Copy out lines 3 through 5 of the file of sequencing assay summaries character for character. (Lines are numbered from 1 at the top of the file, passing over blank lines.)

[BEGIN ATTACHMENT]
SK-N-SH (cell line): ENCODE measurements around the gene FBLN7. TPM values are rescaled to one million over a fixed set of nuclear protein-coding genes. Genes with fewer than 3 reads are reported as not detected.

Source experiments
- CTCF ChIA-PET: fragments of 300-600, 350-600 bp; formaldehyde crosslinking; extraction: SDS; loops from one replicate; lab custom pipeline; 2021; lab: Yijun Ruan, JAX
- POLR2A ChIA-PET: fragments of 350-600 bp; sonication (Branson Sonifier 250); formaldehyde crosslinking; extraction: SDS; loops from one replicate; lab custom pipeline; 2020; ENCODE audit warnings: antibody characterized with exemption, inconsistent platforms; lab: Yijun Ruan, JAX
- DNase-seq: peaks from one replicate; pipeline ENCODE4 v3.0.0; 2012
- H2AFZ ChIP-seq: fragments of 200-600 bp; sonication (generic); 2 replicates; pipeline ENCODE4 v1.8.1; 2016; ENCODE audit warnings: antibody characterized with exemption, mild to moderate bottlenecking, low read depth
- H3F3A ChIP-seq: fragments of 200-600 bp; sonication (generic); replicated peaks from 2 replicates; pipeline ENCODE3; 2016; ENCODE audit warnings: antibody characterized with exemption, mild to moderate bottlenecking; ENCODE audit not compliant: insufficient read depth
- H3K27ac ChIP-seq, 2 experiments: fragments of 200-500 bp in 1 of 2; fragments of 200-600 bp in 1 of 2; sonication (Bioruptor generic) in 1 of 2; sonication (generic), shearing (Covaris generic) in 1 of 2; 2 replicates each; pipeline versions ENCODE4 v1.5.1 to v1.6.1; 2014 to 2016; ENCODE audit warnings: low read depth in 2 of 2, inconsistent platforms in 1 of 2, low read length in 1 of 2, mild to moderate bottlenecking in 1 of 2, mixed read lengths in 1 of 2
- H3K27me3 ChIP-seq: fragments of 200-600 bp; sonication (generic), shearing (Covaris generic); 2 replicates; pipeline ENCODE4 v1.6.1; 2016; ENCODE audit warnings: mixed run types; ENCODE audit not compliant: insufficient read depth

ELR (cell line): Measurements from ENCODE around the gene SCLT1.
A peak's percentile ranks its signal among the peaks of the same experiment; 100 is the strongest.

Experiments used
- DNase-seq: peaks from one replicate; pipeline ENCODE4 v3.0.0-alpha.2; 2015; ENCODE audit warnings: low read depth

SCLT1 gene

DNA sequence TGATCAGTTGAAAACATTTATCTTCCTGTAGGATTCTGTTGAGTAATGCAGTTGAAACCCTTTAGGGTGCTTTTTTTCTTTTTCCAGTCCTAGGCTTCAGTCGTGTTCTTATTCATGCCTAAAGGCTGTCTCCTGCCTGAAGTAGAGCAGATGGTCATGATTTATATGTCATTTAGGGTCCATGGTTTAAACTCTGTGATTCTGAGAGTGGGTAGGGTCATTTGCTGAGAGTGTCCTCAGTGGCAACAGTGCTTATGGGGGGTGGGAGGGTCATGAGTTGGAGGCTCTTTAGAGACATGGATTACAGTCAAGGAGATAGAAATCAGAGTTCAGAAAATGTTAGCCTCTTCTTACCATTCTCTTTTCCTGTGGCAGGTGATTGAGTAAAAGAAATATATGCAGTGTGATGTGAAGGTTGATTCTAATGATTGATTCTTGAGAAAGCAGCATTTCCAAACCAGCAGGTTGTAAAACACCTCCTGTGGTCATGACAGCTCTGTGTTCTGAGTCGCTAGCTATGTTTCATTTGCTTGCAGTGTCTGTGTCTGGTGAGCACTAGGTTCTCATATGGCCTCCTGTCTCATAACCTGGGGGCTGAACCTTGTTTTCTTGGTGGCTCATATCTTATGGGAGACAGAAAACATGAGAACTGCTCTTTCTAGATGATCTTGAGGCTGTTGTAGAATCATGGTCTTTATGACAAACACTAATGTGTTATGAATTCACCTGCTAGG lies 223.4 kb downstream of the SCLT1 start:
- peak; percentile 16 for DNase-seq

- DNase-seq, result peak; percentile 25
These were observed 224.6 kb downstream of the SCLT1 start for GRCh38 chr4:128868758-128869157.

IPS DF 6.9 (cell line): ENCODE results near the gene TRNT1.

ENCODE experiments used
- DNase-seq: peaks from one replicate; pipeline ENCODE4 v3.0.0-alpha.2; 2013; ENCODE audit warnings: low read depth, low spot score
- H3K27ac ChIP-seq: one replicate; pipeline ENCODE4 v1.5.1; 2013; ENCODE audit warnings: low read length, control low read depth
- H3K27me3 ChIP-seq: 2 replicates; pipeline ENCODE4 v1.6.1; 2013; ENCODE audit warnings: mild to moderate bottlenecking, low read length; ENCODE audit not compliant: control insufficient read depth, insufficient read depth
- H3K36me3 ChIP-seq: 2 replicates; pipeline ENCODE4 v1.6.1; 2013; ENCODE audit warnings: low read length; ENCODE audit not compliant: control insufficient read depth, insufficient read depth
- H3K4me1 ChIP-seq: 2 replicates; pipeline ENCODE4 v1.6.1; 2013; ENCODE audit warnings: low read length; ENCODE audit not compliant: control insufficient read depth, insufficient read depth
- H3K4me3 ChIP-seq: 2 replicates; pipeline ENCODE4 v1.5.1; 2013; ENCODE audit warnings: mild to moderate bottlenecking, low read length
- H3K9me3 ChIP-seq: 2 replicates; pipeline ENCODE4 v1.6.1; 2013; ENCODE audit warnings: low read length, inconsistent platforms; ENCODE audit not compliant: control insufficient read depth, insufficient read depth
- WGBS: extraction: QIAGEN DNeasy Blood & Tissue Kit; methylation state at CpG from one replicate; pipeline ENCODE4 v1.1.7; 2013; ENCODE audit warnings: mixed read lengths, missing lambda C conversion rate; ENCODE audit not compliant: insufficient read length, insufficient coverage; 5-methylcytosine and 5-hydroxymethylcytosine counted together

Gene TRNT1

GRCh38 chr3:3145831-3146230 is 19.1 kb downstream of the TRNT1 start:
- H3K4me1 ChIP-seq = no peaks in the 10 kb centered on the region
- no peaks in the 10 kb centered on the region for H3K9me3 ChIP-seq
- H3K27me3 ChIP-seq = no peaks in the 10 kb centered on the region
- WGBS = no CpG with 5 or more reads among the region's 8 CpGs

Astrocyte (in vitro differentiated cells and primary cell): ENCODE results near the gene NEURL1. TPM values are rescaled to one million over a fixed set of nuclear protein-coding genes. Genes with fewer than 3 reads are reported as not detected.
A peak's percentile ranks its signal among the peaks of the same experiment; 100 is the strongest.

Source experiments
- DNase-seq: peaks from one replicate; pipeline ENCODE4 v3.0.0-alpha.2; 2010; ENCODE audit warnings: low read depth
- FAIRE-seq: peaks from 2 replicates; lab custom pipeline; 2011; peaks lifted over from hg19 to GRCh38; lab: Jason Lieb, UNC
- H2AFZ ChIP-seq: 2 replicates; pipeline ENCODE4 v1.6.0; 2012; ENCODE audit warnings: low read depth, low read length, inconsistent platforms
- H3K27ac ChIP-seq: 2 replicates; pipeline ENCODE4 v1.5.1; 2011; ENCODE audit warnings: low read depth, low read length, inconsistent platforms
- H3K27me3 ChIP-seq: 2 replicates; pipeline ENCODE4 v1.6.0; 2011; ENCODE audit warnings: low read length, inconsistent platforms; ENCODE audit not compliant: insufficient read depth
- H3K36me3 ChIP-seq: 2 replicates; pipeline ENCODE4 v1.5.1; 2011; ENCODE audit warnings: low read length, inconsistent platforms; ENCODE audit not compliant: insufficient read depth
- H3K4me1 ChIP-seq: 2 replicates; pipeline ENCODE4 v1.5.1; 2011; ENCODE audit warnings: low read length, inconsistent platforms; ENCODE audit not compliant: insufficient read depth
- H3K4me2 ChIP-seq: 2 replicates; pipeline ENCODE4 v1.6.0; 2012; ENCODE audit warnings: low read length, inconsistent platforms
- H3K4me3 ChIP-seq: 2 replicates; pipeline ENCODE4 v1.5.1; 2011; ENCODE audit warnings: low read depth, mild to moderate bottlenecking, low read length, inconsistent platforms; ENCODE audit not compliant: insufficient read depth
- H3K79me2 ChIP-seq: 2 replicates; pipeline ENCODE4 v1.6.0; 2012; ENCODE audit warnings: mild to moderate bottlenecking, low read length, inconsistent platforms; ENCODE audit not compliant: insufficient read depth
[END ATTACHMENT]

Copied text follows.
- CTCF ChIA-PET: fragments of 300-600, 350-600 bp; formaldehyde crosslinking; extraction: SDS; loops from one replicate; lab custom pipeline; 2021; lab: Yijun Ruan, JAX
- POLR2A ChIA-PET: fragments of 350-600 bp; sonication (Branson Sonifier 250); formaldehyde crosslinking; extraction: SDS; loops from one replicate; lab custom pipeline; 2020; ENCODE audit warnings: antibody characterized with exemption, inconsistent platforms; lab: Yijun Ruan, JAX
- DNase-seq: peaks from one replicate; pipeline ENCODE4 v3.0.0; 2012